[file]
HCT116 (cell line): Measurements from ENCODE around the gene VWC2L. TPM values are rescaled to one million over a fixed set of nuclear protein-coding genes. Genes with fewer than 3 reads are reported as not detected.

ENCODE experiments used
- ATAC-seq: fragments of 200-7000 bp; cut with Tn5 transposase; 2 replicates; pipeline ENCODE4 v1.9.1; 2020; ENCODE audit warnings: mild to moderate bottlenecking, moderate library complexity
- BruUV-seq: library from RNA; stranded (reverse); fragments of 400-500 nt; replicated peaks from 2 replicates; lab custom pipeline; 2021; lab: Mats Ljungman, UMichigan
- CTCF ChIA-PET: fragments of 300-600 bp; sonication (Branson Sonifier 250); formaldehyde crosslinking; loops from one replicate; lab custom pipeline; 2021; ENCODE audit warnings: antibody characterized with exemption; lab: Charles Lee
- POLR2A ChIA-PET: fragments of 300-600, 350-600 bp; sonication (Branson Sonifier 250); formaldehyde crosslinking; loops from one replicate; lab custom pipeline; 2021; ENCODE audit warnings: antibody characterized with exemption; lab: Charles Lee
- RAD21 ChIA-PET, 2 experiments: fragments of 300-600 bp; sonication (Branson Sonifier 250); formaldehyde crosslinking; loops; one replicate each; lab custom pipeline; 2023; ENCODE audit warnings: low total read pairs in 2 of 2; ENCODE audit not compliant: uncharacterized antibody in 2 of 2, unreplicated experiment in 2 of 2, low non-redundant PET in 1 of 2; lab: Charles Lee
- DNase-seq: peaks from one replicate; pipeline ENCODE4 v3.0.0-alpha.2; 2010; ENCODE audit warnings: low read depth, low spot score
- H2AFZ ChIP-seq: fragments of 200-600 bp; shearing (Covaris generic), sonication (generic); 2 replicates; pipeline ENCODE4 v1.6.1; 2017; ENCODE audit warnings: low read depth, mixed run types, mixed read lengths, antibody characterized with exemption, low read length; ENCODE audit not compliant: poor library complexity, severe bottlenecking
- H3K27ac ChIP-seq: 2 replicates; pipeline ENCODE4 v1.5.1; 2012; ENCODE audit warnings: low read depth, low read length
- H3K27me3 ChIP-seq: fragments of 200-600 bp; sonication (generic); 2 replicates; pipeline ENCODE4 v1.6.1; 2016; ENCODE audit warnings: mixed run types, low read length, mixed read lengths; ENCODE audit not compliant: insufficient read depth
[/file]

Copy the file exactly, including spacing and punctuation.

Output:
HCT116 (cell line): Measurements from ENCODE around the gene VWC2L. TPM values are rescaled to one million over a fixed set of nuclear protein-coding genes. Genes with fewer than 3 reads are reported as not detected.

ENCODE experiments used
- ATAC-seq: fragments of 200-7000 bp; cut with Tn5 transposase; 2 replicates; pipeline ENCODE4 v1.9.1; 2020; ENCODE audit warnings: mild to moderate bottlenecking, moderate library complexity
- BruUV-seq: library from RNA; stranded (reverse); fragments of 400-500 nt; replicated peaks from 2 replicates; lab custom pipeline; 2021; lab: Mats Ljungman, UMichigan
- CTCF ChIA-PET: fragments of 300-600 bp; sonication (Branson Sonifier 250); formaldehyde crosslinking; loops from one replicate; lab custom pipeline; 2021; ENCODE audit warnings: antibody characterized with exemption; lab: Charles Lee
- POLR2A ChIA-PET: fragments of 300-600, 350-600 bp; sonication (Branson Sonifier 250); formaldehyde crosslinking; loops from one replicate; lab custom pipeline; 2021; ENCODE audit warnings: antibody characterized with exemption; lab: Charles Lee
- RAD21 ChIA-PET, 2 experiments: fragments of 300-600 bp; sonication (Branson Sonifier 250); formaldehyde crosslinking; loops; one replicate each; lab custom pipeline; 2023; ENCODE audit warnings: low total read pairs in 2 of 2; ENCODE audit not compliant: uncharacterized antibody in 2 of 2, unreplicated experiment in 2 of 2, low non-redundant PET in 1 of 2; lab: Charles Lee
- DNase-seq: peaks from one replicate; pipeline ENCODE4 v3.0.0-alpha.2; 2010; ENCODE audit warnings: low read depth, low spot score
- H2AFZ ChIP-seq: fragments of 200-600 bp; shearing (Covaris generic), sonication (generic); 2 replicates; pipeline ENCODE4 v1.6.1; 2017; ENCODE audit warnings: low read depth, mixed run types, mixed read lengths, antibody characterized with exemption, low read length; ENCODE audit not compliant: poor library complexity, severe bottlenecking
- H3K27ac ChIP-seq: 2 replicates; pipeline ENCODE4 v1.5.1; 2012; ENCODE audit warnings: low read depth, low read length
- H3K27me3 ChIP-seq: fragments of 200-600 bp; sonication (generic); 2 replicates; pipeline ENCODE4 v1.6.1; 2016; ENCODE audit warnings: mixed run types, low read length, mixed read lengths; ENCODE audit not compliant: insufficient read depth